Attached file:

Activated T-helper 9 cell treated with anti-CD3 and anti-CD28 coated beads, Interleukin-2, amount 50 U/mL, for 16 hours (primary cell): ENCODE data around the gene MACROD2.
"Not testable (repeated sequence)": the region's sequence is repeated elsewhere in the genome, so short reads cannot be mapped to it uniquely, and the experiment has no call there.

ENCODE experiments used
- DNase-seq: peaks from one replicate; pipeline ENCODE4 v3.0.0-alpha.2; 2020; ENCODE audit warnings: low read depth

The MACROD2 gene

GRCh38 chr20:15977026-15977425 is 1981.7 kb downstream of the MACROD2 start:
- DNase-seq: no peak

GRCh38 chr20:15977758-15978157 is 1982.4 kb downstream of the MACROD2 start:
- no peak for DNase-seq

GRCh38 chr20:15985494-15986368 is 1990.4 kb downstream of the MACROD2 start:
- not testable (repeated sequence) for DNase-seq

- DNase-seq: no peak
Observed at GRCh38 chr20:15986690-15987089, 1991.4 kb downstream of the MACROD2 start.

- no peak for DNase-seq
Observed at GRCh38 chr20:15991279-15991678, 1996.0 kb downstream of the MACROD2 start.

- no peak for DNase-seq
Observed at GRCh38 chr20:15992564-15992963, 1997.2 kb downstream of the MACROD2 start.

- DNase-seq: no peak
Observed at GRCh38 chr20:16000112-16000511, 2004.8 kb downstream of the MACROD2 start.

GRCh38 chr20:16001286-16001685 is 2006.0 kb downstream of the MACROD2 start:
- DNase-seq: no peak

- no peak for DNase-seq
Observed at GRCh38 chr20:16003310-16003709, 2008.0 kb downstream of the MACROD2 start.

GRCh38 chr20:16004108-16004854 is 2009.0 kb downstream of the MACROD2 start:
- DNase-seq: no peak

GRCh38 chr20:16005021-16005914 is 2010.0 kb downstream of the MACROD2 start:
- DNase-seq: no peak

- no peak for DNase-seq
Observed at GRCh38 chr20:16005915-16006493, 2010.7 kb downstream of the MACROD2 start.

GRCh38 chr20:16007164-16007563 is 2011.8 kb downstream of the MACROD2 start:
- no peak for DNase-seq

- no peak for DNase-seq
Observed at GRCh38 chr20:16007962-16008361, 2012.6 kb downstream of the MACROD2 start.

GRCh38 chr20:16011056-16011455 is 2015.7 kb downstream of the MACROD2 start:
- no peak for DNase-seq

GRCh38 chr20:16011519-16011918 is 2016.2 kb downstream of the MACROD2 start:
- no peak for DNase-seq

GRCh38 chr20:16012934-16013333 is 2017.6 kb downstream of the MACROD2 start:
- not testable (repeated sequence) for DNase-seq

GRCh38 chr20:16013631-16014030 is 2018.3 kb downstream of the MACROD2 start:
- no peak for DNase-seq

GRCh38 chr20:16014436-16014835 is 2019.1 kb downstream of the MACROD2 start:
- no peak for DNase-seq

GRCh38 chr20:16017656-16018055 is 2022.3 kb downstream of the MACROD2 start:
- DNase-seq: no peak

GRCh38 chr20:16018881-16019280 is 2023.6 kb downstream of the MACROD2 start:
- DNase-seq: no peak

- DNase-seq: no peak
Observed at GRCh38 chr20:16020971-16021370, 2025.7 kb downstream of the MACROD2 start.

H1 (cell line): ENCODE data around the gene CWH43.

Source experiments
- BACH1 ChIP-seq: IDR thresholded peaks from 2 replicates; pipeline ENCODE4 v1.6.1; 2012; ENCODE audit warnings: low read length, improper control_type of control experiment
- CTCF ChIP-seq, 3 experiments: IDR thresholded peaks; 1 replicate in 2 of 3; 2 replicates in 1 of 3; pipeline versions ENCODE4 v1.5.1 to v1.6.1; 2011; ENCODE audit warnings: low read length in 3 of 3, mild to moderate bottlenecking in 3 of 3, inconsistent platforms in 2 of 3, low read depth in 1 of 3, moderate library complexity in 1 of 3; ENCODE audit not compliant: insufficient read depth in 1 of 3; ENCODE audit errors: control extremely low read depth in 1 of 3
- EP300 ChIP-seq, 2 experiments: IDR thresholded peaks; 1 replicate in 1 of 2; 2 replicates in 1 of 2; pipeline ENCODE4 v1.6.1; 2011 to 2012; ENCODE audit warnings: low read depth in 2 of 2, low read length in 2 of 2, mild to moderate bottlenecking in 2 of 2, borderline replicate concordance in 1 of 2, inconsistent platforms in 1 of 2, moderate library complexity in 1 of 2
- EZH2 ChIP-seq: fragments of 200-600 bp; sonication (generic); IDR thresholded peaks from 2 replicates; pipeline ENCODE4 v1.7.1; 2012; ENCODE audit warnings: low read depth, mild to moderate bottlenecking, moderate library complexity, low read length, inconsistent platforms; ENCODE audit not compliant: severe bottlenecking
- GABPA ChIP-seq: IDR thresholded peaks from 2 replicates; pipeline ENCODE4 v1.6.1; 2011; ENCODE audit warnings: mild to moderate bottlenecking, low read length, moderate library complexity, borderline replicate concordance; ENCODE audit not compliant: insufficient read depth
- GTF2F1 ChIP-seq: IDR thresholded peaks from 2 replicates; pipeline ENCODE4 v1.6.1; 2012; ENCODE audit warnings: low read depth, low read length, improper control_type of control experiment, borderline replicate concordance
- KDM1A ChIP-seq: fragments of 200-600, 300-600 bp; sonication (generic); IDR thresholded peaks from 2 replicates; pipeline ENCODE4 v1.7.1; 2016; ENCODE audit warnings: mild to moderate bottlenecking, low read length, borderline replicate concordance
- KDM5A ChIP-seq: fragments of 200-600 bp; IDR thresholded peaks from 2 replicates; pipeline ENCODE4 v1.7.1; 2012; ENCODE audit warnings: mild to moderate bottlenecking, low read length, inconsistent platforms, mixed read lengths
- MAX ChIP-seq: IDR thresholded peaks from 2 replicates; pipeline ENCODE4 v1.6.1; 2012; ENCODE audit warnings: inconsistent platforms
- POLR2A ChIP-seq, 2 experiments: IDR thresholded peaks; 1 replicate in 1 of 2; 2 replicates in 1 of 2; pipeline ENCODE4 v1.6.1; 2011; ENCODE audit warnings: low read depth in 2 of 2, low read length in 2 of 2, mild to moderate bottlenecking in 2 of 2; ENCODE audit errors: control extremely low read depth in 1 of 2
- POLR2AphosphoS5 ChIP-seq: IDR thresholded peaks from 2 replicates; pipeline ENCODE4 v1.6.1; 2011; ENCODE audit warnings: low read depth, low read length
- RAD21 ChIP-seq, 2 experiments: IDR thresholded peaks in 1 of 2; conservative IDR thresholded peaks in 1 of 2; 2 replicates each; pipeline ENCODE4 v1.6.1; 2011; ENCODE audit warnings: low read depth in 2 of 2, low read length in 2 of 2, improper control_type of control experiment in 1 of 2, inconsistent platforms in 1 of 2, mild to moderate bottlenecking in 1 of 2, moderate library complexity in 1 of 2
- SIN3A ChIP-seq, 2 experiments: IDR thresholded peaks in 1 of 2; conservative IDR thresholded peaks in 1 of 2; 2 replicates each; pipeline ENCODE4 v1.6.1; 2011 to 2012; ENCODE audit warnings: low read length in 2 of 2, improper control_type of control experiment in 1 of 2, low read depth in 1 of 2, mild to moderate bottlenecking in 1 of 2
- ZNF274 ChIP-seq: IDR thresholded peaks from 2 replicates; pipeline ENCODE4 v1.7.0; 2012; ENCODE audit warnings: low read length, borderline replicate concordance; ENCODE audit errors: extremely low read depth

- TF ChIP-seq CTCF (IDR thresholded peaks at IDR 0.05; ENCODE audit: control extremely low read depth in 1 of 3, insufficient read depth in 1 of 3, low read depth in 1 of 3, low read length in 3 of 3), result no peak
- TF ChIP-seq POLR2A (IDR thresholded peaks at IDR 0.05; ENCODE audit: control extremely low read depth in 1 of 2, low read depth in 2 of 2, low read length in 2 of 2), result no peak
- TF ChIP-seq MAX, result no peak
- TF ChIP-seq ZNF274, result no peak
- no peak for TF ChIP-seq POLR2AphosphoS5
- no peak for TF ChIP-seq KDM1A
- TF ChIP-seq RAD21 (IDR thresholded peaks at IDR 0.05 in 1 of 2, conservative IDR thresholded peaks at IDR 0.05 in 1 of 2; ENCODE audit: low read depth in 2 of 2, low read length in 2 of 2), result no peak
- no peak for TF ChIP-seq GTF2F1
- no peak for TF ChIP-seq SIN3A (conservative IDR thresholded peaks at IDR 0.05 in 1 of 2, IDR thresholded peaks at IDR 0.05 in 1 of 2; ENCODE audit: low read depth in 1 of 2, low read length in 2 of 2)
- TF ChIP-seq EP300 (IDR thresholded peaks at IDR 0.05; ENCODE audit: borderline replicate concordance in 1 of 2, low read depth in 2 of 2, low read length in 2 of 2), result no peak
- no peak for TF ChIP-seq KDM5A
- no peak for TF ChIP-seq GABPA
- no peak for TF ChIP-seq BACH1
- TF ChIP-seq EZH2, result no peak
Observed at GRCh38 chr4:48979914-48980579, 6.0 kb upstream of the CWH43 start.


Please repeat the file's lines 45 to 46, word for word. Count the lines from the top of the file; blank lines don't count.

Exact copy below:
- DNase-seq: no peak

GRCh38 chr20:16018881-16019280 is 2023.6 kb downstream of the MACROD2 start: